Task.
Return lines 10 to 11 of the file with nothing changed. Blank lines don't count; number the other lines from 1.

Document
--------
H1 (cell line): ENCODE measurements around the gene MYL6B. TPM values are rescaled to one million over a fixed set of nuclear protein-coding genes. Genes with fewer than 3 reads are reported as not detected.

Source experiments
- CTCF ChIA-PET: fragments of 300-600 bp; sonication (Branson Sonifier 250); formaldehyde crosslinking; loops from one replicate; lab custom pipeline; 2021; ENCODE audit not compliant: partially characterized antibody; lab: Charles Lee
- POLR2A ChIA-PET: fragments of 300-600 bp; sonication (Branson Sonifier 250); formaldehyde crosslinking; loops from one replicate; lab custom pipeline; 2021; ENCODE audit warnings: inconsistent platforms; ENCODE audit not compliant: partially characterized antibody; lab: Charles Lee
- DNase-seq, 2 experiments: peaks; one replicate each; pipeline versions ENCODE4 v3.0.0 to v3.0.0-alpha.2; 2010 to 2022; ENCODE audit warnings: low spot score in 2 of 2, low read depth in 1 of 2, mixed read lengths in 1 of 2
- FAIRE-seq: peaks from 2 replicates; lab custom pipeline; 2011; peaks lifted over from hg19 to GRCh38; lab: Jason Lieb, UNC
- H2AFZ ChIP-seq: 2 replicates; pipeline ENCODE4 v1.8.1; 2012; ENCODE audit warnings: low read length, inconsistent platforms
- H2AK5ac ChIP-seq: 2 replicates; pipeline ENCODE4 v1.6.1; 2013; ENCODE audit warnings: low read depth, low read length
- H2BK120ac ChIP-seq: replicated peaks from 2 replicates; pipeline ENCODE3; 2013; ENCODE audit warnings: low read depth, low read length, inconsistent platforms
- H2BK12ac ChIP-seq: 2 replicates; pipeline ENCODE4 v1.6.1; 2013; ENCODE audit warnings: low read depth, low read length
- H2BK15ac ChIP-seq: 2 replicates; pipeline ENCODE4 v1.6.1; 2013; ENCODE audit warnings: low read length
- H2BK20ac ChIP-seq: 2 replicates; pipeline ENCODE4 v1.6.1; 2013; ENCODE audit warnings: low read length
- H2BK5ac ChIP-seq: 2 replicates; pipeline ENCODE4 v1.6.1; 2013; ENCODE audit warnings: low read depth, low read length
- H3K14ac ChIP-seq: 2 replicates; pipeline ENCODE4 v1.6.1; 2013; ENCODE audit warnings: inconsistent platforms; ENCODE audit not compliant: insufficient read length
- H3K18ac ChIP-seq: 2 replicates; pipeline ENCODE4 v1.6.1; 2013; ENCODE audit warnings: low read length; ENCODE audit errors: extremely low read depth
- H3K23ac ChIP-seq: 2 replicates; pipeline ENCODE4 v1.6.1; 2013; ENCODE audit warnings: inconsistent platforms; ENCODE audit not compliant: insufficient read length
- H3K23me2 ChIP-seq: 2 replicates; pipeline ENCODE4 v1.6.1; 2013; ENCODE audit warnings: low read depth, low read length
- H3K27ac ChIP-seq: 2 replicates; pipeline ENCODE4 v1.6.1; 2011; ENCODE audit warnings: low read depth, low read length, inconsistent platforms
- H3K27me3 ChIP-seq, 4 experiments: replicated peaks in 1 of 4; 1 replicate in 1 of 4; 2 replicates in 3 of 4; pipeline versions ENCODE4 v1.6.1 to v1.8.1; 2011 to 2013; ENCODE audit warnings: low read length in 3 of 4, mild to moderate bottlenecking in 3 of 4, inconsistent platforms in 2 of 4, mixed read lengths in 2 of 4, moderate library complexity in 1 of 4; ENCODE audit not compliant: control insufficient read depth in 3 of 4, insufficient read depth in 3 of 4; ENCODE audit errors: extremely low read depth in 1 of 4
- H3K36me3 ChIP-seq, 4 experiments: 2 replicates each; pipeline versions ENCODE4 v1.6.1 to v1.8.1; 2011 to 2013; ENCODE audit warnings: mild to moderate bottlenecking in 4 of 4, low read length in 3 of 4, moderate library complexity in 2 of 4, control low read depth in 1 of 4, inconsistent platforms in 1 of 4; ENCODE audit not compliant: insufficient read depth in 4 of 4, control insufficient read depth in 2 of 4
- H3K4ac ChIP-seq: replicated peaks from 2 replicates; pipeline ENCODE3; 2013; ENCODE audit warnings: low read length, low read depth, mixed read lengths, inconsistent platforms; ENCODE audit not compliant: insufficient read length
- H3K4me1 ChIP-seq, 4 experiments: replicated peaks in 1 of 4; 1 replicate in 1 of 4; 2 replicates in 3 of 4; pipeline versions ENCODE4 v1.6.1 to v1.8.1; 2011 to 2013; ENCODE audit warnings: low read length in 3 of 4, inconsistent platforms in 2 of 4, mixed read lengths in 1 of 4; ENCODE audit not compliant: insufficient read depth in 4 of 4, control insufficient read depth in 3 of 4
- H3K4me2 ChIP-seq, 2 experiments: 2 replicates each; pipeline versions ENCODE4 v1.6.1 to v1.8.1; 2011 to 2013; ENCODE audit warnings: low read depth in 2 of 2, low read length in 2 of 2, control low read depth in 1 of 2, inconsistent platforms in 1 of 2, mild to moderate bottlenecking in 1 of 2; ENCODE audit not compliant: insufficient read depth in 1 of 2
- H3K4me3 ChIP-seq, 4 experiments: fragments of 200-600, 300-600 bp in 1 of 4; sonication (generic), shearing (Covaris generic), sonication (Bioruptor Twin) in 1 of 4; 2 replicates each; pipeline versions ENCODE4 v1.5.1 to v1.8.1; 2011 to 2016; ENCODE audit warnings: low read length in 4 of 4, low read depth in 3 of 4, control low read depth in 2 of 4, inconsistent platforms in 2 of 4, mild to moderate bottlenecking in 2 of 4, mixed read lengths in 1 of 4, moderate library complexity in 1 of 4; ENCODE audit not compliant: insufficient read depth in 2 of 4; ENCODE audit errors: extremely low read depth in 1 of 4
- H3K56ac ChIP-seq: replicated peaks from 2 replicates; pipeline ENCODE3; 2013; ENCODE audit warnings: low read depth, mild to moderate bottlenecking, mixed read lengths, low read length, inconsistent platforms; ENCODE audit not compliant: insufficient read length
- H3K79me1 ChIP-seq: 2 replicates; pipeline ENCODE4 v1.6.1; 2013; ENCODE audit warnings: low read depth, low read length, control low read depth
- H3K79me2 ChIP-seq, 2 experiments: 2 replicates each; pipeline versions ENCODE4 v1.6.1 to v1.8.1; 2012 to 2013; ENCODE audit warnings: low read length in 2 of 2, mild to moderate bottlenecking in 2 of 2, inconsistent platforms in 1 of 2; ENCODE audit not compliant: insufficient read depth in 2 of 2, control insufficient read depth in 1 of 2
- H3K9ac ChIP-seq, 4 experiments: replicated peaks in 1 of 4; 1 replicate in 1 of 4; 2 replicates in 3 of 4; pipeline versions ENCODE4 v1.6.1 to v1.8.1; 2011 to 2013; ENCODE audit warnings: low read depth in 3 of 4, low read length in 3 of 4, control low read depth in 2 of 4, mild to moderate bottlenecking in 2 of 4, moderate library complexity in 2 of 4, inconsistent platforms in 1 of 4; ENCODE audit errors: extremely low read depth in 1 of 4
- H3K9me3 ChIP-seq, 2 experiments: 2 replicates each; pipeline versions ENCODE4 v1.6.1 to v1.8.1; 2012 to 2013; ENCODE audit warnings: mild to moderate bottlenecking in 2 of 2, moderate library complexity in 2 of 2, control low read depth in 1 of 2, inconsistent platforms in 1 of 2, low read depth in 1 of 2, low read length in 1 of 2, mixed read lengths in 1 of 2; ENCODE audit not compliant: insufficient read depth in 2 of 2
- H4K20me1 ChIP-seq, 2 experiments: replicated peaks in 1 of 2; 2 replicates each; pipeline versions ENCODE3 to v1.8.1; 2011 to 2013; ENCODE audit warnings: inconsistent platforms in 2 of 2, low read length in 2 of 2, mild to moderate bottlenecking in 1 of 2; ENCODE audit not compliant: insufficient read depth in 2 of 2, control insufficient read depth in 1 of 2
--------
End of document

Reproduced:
- H2BK12ac ChIP-seq: 2 replicates; pipeline ENCODE4 v1.6.1; 2013; ENCODE audit warnings: low read depth, low read length
- H2BK15ac ChIP-seq: 2 replicates; pipeline ENCODE4 v1.6.1; 2013; ENCODE audit warnings: low read length